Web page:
Bangalore: Coffee growers, who export three-quarters of their produce, are starting to look to the domestic market to ensure their future as the beverage wins fans in a nation of largely tea-drinkers.
The potential for domestic consumption, not exports, took centre stage at the three-day Indian Coffee Festival in the city.
About 100 delegates from 15 nations including growers, roasters, brewers, tasters, retailers and cafe owners took part.
India’s coffee plantations are recovering from a five-year crisis sparked by a price slump and pest damage.
“If the health of the plantation industry is to be revived by the domestic market, so be it,” minister of state for commerce Jairam Ramesh said.
“I have always believed the biggest market for Indian coffee, tea, rubber and spices should be India.”
Domestic consumption increased last year by a third to about 80,000 tonnes, helped by the rapid expansion of speciality chains such as Cafe Coffee Day and Barista, whose outlets have become popular among young people.
US giant Starbucks is also eyeing India as the booming economy has left consumers with more disposable income.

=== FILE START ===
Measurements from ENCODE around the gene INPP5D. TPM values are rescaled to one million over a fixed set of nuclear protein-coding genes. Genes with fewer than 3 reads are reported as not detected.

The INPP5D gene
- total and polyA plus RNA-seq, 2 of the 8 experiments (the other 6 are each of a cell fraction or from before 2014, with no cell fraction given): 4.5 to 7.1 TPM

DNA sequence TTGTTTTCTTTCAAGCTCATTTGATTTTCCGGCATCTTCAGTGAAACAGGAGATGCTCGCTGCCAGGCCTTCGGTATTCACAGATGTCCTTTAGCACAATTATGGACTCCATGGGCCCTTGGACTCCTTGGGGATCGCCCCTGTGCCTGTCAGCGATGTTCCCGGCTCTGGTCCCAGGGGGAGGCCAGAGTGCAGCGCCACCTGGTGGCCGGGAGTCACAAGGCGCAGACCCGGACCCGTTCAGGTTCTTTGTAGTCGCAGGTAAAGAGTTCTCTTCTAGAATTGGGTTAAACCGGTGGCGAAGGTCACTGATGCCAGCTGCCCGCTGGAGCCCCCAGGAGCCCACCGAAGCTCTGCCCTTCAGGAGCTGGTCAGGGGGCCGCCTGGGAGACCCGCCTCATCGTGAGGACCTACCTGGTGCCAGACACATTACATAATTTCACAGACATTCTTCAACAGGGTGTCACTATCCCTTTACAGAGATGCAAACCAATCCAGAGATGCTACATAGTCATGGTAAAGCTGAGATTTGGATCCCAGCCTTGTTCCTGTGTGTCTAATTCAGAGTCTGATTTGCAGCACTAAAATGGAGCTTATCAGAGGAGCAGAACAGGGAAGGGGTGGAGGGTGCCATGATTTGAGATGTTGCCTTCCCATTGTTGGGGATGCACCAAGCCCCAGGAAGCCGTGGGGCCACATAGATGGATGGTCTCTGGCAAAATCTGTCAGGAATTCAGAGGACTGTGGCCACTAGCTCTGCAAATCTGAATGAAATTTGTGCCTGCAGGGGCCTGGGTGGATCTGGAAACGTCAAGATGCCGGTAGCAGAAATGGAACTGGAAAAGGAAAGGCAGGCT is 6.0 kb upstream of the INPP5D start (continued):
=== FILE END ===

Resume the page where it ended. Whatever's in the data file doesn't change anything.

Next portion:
“It is possible to develop the market for coffee in producing countries—Brazil has shown the way—and we have a huge opportunity,” said G. Krishna Rau, who heads the Indian Coffee Board.
“Continued excessive dependence on other markets for green beans does not help in building a coffee economy in this country,” he added.
The vulnerability of Indian growers and their reliance on foreign consumers was exposed during the world coffee crisis that began in 2000, when excess supply led prices to fall below production cost.
Further ruin was brought by damage to plantations caused by pests, and some growers, faced with mounting debt, committed suicide.
A recovery took hold over the past two years, although prices are still at half their peak level seen in the 1990s.
“The last two years have been relatively comfortable, yet all the extra earnings have gone towards paying back loans and replanting,” said Sahadev Balakrishna, a coffee grower from Karnataka.
Developing a domestic market for coffee is tough in a nation addicted to tea, Balakrishna said. “It’s very difficult to change people’s habits,” he said. “The younger generation is taking to coffee, but it will take time.”
India has traditionally been a nation of tea drinkers. Per-capita consumption of coffee is a tenth of that of tea here.
The coffee habit has been mainly confined to southern India, but coffee cafes have now reached even Guwahati, the heart of tea country, said Ramesh.
He cited the example of Japan, where he said coffee-drinkers were few and far between 35 years ago. Today, Japan is one of its biggest importers of the commodity.
Retailers are confident that coffee will become the beverage of choice in India, where half the population is estimated to be less than 25 years old, and growers won’t have to look overseas any more.